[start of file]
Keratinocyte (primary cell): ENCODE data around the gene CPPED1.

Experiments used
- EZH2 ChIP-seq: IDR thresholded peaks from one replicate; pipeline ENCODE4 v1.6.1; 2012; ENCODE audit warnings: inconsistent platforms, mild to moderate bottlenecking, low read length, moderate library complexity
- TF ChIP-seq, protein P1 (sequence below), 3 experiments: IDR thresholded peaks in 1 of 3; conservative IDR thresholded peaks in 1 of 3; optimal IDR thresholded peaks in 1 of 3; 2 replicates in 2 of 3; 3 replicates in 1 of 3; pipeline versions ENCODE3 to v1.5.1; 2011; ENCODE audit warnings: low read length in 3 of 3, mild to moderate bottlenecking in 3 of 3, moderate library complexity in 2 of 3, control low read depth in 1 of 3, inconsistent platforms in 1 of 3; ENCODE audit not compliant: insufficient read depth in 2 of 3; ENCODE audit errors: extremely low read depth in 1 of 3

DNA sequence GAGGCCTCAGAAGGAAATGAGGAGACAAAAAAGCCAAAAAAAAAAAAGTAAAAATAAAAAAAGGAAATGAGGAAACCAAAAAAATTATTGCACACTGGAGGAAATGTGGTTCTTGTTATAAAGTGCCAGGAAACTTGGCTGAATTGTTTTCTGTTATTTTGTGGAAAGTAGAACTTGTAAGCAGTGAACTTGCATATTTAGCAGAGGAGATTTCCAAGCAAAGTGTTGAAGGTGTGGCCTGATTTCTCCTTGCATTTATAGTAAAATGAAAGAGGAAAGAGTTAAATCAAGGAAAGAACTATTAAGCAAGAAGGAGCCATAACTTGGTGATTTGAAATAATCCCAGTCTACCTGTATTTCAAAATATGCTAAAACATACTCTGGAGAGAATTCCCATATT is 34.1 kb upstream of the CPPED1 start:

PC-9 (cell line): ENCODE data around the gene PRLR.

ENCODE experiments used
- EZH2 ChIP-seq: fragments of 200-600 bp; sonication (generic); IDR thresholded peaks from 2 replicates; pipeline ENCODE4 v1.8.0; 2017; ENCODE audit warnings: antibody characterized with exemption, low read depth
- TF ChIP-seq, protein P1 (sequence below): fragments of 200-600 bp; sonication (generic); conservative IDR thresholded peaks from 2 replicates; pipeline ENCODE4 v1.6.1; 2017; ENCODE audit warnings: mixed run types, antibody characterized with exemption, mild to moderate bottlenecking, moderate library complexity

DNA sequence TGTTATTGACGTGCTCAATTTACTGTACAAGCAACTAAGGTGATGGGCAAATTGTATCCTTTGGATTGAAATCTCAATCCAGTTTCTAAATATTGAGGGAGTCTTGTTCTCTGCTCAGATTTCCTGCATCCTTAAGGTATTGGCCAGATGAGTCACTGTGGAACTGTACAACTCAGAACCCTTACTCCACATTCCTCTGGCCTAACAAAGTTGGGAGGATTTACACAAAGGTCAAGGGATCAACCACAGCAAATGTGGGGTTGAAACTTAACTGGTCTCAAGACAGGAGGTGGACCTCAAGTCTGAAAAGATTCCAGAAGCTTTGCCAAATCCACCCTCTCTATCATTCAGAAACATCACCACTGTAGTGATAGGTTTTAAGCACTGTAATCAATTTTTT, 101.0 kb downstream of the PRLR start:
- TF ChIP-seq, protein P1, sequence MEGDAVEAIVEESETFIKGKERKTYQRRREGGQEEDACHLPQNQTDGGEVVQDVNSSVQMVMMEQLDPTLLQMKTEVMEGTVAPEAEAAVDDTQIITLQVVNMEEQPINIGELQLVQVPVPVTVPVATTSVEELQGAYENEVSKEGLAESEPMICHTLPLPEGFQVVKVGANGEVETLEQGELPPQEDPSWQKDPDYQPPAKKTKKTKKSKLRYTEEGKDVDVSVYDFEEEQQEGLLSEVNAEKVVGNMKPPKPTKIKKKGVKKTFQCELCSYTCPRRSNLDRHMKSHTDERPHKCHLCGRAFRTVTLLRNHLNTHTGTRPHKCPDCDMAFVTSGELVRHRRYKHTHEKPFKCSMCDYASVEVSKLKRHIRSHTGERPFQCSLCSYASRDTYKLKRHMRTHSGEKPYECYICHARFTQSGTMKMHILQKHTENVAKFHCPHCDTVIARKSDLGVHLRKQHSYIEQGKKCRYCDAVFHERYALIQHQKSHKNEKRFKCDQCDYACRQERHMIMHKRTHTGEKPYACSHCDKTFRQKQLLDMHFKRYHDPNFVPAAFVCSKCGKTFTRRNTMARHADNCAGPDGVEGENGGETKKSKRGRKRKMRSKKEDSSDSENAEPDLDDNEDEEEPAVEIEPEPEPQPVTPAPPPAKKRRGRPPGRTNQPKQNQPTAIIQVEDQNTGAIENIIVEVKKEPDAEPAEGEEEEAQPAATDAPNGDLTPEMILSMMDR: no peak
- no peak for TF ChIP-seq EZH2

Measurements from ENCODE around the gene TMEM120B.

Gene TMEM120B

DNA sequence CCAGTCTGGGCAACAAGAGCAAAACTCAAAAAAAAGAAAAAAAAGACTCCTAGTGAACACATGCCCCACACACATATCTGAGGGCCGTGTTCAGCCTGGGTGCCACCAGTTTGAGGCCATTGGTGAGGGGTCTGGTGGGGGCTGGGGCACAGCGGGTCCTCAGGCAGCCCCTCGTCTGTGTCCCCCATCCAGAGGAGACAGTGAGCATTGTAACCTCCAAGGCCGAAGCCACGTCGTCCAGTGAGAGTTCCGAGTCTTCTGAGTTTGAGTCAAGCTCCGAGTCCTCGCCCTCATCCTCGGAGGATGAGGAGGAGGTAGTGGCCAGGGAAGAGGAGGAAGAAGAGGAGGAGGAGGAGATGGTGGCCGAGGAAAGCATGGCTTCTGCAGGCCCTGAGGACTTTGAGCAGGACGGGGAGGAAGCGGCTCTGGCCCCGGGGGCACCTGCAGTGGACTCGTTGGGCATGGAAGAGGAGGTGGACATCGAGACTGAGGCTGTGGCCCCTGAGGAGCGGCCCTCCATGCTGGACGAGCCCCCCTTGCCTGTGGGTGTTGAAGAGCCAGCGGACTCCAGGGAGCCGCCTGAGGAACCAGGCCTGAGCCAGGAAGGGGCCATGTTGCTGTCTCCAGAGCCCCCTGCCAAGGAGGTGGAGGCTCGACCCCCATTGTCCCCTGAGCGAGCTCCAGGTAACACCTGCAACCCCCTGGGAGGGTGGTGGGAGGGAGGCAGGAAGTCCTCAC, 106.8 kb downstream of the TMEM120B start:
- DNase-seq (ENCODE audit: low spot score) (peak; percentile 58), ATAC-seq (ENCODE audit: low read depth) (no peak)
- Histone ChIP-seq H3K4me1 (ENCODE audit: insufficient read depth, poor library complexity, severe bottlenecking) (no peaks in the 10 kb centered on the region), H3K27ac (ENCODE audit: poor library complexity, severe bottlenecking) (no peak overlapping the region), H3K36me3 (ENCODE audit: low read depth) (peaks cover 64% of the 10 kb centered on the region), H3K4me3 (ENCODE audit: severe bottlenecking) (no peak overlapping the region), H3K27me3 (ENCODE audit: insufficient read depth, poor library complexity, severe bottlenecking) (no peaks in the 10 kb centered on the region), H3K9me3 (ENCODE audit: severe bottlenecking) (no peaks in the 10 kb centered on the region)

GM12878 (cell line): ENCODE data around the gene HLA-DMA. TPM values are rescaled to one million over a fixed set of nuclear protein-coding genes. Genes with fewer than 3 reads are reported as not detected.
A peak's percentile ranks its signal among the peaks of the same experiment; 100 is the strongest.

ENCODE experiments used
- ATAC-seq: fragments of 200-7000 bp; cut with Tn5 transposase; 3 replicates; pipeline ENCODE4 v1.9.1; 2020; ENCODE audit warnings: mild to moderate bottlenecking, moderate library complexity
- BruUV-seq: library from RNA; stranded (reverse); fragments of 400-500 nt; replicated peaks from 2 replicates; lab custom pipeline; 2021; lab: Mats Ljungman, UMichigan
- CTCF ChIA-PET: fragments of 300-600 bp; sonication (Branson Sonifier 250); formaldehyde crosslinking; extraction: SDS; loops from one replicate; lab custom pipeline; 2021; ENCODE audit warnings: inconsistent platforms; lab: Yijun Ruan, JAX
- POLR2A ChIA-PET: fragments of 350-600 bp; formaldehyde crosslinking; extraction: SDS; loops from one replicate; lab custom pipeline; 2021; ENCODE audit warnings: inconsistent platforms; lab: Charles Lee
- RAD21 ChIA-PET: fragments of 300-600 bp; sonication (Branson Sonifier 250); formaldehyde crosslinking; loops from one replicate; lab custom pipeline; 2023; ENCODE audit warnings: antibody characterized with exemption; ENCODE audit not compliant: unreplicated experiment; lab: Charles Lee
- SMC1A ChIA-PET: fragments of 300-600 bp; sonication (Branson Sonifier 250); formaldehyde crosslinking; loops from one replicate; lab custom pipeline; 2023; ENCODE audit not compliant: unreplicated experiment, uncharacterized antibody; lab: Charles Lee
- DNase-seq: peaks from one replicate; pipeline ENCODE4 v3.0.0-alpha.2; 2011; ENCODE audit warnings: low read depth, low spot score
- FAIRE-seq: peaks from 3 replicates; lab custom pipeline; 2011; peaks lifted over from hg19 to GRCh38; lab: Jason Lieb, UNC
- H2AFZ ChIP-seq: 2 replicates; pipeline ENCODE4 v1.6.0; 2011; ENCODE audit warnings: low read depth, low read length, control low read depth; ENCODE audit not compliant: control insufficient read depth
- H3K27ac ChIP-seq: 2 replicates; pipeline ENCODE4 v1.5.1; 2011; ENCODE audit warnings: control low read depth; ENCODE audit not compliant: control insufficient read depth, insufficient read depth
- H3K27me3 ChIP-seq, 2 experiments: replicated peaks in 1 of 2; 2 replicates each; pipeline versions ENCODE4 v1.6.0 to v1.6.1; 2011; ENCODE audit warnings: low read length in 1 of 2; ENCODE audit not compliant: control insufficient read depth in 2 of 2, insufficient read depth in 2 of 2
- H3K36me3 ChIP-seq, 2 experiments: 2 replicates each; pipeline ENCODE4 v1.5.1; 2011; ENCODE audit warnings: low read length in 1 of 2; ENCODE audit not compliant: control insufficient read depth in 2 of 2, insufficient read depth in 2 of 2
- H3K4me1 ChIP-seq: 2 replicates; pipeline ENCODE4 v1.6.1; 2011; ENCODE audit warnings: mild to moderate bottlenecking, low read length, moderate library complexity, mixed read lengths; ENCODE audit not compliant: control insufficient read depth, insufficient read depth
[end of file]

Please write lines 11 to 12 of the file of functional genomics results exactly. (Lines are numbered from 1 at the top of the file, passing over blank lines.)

- TF ChIP-seq, protein P1, sequence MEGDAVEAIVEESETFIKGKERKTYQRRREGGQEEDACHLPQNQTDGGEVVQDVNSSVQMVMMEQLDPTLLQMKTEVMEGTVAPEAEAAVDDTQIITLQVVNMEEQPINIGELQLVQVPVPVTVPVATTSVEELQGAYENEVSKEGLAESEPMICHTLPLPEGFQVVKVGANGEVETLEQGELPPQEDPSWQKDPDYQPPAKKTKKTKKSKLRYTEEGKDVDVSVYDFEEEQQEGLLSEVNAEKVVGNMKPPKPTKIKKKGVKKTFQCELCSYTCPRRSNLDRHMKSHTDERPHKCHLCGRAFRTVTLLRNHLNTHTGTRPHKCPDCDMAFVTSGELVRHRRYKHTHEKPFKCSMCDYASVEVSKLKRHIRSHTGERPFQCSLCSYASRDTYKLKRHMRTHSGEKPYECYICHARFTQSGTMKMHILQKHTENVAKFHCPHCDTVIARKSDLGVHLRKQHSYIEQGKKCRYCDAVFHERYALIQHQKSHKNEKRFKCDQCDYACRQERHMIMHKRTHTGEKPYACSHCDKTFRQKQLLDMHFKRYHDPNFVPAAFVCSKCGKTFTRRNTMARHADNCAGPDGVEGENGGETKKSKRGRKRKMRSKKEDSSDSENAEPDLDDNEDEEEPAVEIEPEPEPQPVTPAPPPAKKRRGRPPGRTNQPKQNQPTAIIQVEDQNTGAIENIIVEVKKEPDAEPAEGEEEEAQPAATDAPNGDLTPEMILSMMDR: no peak
- no peak for TF ChIP-seq EZH2